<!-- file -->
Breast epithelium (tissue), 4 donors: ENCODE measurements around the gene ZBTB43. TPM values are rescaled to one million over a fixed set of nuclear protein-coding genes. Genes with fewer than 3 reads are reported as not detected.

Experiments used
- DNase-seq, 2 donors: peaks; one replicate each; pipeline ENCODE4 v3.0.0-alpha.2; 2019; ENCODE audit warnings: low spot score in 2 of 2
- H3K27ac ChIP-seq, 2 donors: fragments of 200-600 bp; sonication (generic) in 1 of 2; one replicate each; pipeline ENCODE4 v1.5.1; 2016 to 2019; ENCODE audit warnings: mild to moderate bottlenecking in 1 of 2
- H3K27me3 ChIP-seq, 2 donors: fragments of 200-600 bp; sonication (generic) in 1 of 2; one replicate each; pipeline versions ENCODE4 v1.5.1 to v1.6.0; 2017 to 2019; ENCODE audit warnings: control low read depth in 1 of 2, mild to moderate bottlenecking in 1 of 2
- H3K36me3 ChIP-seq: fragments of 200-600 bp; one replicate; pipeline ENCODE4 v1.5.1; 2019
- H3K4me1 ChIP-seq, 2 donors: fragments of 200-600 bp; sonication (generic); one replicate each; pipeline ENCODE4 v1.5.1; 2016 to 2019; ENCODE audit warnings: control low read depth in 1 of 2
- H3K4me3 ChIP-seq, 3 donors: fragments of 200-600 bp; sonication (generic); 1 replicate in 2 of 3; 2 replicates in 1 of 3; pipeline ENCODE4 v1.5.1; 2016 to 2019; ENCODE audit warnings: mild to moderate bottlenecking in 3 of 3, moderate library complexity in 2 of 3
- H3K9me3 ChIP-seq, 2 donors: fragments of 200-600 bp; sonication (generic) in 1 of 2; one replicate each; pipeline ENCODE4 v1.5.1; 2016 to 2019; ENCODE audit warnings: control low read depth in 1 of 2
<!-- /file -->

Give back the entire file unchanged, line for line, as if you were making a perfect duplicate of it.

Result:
Breast epithelium (tissue), 4 donors: ENCODE measurements around the gene ZBTB43. TPM values are rescaled to one million over a fixed set of nuclear protein-coding genes. Genes with fewer than 3 reads are reported as not detected.

Experiments used
- DNase-seq, 2 donors: peaks; one replicate each; pipeline ENCODE4 v3.0.0-alpha.2; 2019; ENCODE audit warnings: low spot score in 2 of 2
- H3K27ac ChIP-seq, 2 donors: fragments of 200-600 bp; sonication (generic) in 1 of 2; one replicate each; pipeline ENCODE4 v1.5.1; 2016 to 2019; ENCODE audit warnings: mild to moderate bottlenecking in 1 of 2
- H3K27me3 ChIP-seq, 2 donors: fragments of 200-600 bp; sonication (generic) in 1 of 2; one replicate each; pipeline versions ENCODE4 v1.5.1 to v1.6.0; 2017 to 2019; ENCODE audit warnings: control low read depth in 1 of 2, mild to moderate bottlenecking in 1 of 2
- H3K36me3 ChIP-seq: fragments of 200-600 bp; one replicate; pipeline ENCODE4 v1.5.1; 2019
- H3K4me1 ChIP-seq, 2 donors: fragments of 200-600 bp; sonication (generic); one replicate each; pipeline ENCODE4 v1.5.1; 2016 to 2019; ENCODE audit warnings: control low read depth in 1 of 2
- H3K4me3 ChIP-seq, 3 donors: fragments of 200-600 bp; sonication (generic); 1 replicate in 2 of 3; 2 replicates in 1 of 3; pipeline ENCODE4 v1.5.1; 2016 to 2019; ENCODE audit warnings: mild to moderate bottlenecking in 3 of 3, moderate library complexity in 2 of 3
- H3K9me3 ChIP-seq, 2 donors: fragments of 200-600 bp; sonication (generic) in 1 of 2; one replicate each; pipeline ENCODE4 v1.5.1; 2016 to 2019; ENCODE audit warnings: control low read depth in 1 of 2